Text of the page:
Recharging doesn’t mean taking extended time off. In fact, it can mean a single deep breath. This is an example of what we at Thrive call Microsteps — small, science-backed actions you can start taking immediately to build habits that significantly improve your life. In a couple of minutes or less — whether you’re already extremely stressed, or are taking steps to prevent stress from spilling over — you can choose any of the following Microsteps (and there are plenty more) to boost your sense of calm and further develop your resilience during these trying times.

Right now, identify your top “stressor signals” that remind you that your battery is running low. Learning how to listen to your own particular signals is an important way to guide your microbreaks throughout your day or your shift. Common signals include rapid heart rate, strong negative feelings, difficulty thinking clearly, unnecessary risk taking, and social conflicts. When you notice your signal, SAMHSA guidelines recommend a brief pause to reset so you can be your best at helping others.

Find a workmate who makes you feel safe and try to briefly connect with them each day. This might be a friend, your supervisor, or simply a colleague with a particularly grounding presence. When you feel upset or stressed, it’s important to share your emotions with someone you trust.

If you are detached or even numb to people and events around you, pause and focus on your breathing. The V.A. Covid-19 Guidelines emphasize the importance of short breaks to rejuvenate. This brief form of meditation will help you to recharge so you can focus on what you can control and foster a sense of resilience and hope.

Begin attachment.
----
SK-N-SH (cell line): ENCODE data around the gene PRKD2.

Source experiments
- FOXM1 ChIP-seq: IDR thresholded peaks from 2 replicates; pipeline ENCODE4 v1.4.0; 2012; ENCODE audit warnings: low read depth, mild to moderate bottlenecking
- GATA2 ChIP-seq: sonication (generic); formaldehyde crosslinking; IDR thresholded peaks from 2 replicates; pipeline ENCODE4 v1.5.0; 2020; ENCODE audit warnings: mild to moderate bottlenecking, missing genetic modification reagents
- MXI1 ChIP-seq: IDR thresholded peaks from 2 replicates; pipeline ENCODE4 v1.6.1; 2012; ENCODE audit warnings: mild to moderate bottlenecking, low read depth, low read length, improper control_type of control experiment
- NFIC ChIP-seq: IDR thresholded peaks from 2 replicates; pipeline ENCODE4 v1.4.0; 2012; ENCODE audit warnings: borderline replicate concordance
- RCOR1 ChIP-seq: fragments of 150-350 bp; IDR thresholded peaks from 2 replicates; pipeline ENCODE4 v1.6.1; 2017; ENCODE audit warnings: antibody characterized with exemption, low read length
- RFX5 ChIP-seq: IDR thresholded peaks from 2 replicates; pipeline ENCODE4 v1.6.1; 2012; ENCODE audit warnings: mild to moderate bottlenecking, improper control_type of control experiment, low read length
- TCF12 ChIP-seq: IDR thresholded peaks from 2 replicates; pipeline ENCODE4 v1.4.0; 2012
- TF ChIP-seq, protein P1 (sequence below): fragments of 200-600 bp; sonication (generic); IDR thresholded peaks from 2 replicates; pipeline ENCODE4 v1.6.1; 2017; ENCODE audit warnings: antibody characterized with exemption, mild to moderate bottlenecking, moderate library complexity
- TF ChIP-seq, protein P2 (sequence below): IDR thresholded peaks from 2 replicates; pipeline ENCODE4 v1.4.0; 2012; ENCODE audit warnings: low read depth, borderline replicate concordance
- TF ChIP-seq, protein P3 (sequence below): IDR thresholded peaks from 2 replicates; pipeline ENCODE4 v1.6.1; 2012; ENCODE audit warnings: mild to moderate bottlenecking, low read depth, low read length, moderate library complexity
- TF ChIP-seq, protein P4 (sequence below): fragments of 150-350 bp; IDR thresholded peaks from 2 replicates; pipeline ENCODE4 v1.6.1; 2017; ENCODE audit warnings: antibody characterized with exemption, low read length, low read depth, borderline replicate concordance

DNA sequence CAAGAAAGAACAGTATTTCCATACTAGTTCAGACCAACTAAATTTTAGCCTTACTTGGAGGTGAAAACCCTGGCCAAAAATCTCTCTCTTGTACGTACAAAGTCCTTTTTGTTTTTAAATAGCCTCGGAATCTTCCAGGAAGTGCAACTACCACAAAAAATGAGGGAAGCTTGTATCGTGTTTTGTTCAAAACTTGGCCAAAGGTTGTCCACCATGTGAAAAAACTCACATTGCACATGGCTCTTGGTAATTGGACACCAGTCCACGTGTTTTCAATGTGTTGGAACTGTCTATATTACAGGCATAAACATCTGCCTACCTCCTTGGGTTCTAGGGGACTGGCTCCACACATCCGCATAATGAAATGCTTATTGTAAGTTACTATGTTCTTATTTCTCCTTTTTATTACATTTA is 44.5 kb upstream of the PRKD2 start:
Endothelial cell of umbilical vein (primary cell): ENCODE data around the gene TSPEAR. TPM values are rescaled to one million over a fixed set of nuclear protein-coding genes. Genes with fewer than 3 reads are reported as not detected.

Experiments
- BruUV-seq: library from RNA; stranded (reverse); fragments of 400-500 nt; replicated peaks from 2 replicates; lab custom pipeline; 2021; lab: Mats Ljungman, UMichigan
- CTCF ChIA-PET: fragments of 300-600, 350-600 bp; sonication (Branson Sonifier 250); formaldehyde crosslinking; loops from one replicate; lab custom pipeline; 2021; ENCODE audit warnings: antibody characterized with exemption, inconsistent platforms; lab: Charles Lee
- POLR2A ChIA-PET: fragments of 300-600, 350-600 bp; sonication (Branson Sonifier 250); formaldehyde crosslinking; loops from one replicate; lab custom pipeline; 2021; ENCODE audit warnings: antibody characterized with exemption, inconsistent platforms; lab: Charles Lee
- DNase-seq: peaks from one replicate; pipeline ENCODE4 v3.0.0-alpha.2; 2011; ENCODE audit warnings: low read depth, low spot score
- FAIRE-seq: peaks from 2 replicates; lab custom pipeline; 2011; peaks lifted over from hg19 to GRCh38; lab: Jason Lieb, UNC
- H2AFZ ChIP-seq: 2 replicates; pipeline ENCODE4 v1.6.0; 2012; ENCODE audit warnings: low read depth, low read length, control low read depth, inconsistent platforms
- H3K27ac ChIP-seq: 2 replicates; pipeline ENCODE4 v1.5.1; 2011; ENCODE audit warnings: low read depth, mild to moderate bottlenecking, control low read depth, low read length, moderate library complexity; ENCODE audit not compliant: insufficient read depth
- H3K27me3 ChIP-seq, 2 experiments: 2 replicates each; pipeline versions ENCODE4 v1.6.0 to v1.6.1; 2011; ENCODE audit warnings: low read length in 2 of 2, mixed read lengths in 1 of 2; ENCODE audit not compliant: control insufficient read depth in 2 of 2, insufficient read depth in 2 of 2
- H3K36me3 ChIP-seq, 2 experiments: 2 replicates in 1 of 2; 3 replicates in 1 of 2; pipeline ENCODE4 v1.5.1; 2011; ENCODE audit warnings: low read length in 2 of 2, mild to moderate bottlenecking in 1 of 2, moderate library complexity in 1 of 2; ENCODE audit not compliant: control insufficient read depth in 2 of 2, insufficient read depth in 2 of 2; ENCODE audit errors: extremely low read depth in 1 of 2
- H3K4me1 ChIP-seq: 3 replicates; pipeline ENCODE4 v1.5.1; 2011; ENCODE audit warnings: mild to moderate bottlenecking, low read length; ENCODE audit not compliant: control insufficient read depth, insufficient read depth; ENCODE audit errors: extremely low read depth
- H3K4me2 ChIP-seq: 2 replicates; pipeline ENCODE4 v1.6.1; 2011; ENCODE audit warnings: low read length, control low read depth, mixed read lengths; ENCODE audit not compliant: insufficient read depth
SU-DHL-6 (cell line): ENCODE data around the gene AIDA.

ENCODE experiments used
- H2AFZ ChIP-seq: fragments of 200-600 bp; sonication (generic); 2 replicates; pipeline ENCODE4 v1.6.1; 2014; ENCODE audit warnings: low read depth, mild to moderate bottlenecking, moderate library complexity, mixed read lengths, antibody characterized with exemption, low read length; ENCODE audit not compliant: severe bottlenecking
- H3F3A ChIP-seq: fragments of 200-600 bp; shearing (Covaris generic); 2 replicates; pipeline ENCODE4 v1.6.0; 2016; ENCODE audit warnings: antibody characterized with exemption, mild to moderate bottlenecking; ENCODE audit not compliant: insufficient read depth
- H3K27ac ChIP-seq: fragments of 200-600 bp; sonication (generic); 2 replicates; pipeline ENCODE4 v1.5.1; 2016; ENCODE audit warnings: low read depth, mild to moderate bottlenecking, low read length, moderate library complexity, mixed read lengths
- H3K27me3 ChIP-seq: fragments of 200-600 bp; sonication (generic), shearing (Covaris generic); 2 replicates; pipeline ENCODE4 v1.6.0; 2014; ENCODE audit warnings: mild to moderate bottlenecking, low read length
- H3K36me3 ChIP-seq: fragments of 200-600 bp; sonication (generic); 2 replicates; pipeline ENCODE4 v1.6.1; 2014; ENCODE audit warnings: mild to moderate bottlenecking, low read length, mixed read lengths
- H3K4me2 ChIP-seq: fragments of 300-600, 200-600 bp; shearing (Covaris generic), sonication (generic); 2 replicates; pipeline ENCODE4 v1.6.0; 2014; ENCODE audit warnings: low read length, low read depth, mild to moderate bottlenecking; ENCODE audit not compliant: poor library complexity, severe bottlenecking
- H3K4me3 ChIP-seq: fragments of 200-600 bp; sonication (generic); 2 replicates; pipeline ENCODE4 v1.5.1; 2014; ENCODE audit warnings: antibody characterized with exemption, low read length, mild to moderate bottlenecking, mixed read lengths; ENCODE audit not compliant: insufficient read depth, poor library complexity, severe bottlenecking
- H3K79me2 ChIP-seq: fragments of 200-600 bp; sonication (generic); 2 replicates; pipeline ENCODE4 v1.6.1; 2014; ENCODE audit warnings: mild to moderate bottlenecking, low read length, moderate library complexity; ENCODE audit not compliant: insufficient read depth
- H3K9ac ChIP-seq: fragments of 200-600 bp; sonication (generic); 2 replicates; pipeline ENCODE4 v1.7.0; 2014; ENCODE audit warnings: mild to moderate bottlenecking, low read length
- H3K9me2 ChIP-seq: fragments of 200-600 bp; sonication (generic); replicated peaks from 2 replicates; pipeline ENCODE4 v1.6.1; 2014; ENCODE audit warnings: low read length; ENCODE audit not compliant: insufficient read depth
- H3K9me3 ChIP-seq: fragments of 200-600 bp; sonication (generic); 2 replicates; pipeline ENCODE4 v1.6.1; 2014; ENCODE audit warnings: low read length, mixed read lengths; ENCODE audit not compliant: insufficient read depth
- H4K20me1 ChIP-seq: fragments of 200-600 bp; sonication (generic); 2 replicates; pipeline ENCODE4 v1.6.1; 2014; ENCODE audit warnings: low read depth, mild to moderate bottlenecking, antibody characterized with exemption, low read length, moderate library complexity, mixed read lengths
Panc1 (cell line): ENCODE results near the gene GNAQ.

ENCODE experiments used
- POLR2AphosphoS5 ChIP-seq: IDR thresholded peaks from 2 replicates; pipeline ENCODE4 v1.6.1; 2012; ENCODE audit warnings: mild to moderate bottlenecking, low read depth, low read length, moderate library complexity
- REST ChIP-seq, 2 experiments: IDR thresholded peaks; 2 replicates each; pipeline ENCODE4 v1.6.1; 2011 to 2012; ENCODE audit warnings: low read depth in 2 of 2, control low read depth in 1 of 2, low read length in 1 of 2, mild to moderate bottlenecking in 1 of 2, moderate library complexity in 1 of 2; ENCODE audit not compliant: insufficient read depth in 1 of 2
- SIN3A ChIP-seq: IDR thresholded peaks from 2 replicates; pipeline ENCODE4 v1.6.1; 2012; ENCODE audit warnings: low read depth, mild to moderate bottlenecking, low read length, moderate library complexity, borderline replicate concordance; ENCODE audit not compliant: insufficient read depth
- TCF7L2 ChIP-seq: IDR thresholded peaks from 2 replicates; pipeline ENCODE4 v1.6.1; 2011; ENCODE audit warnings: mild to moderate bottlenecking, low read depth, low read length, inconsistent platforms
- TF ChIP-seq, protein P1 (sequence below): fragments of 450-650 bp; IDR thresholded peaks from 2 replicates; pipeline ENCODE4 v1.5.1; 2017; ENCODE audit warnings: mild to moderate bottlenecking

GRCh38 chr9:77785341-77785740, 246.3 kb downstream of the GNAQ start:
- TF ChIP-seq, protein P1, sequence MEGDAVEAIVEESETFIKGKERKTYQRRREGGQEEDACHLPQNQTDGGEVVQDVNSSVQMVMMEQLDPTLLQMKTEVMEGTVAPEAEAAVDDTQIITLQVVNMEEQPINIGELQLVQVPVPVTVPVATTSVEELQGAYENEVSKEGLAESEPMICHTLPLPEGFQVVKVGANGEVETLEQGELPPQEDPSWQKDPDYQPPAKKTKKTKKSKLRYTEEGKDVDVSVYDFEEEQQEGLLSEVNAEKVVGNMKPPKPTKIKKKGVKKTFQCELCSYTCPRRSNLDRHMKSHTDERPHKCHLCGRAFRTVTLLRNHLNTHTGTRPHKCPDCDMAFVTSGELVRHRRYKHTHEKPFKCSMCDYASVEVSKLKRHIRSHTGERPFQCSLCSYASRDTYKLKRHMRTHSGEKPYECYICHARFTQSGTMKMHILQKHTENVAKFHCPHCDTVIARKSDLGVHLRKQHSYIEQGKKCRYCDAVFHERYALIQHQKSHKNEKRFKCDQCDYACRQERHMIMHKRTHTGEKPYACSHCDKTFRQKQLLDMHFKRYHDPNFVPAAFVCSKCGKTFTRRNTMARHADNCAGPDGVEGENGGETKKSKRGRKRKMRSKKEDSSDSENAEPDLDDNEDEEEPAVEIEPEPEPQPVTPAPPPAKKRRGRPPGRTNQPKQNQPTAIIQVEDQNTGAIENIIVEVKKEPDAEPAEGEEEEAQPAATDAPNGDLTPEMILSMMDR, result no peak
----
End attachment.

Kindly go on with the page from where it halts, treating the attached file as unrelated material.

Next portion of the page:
If you catch yourself saying you’re unable to practice self-care, pause and choose a new mindset. There’s nothing selfish about taking care of your basic needs. Per SAMHSA guidelines, it’s essential to recognize that your stress management must come first. Shift your self-talk to something like, “When I take care of myself in small ways, I can be my best self to take care of patients.”

Set aside a few minutes of recovery time after a challenging moment. Instead of returning immediately to your work, take a short walk or a few minutes of conscious breathing. Consciously building in just a few minutes helps you to collect your thoughts, recharge, and bounce back from any challenges.

Click here for information about how Thrive Global is supporting our healthcare workers on the front lines of the coronavirus pandemic, and find out how you can support the cause by donating to #FirstRespondersFirst.
 

Alexandra Hayes, Senior Content Development Editor at Thrive Global

Alexandra Hayes is a Senior Content Development Editor at Thrive Global. Prior to joining Thrive, she was a middle school reading teacher in Canarsie, Brooklyn.


This piece originally appeared on thriveglobal.com.